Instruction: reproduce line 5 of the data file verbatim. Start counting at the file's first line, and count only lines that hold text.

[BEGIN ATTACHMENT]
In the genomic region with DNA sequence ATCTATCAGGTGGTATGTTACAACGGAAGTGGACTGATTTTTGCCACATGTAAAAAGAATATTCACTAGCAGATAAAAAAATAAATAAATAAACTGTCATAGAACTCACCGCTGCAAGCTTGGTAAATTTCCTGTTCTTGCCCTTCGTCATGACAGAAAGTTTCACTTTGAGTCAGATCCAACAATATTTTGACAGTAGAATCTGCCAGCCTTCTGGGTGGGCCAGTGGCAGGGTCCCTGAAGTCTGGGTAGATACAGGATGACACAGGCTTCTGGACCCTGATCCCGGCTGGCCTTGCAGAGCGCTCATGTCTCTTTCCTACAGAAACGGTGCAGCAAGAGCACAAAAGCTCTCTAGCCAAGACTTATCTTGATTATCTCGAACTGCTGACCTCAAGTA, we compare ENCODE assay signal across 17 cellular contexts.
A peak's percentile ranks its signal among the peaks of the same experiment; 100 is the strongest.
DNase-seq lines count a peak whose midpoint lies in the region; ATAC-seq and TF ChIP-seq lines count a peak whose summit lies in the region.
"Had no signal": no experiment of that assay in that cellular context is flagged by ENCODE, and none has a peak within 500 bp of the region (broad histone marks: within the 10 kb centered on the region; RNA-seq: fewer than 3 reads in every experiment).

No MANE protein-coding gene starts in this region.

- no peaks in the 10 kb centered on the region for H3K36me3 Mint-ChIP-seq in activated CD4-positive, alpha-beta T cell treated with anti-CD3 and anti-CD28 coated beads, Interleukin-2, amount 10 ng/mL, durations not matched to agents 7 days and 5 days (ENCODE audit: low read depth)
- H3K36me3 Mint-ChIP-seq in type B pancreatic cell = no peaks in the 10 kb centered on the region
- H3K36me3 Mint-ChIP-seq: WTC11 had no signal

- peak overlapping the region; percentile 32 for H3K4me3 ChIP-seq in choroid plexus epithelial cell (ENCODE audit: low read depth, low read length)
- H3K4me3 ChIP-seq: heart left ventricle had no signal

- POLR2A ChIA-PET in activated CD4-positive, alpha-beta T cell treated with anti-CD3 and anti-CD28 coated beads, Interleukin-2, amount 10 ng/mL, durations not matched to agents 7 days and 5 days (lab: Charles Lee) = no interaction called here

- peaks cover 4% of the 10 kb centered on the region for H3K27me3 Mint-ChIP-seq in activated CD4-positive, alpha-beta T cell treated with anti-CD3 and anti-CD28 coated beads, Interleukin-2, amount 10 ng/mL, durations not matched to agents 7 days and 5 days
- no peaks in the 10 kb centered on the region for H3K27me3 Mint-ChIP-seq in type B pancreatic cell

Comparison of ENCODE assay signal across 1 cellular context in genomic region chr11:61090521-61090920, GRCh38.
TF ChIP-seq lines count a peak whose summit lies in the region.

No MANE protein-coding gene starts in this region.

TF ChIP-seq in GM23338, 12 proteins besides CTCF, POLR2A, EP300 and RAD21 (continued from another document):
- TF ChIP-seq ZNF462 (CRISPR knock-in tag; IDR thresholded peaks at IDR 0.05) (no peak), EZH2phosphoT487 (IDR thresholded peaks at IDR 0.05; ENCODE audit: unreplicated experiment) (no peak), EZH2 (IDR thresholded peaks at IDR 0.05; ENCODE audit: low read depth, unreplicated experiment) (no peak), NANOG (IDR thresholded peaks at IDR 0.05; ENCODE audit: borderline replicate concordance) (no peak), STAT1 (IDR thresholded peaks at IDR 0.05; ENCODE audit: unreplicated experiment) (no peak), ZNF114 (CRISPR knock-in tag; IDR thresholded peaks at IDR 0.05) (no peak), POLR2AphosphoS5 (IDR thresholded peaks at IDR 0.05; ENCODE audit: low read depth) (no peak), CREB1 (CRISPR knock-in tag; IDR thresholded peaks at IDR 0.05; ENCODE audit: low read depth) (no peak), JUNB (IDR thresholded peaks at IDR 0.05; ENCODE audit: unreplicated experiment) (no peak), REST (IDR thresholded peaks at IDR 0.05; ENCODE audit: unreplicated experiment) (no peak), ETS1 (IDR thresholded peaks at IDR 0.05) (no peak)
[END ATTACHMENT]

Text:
No MANE protein-coding gene starts in this region.